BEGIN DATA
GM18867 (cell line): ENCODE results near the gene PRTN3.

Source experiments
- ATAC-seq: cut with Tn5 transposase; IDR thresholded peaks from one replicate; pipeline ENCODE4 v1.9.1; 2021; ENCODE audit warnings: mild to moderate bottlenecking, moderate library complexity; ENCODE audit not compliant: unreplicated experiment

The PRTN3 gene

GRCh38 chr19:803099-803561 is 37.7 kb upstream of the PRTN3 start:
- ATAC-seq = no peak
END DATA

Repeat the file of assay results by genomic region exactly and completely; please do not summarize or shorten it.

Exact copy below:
GM18867 (cell line): ENCODE results near the gene PRTN3.

Source experiments
- ATAC-seq: cut with Tn5 transposase; IDR thresholded peaks from one replicate; pipeline ENCODE4 v1.9.1; 2021; ENCODE audit warnings: mild to moderate bottlenecking, moderate library complexity; ENCODE audit not compliant: unreplicated experiment

The PRTN3 gene

GRCh38 chr19:803099-803561 is 37.7 kb upstream of the PRTN3 start:
- ATAC-seq = no peak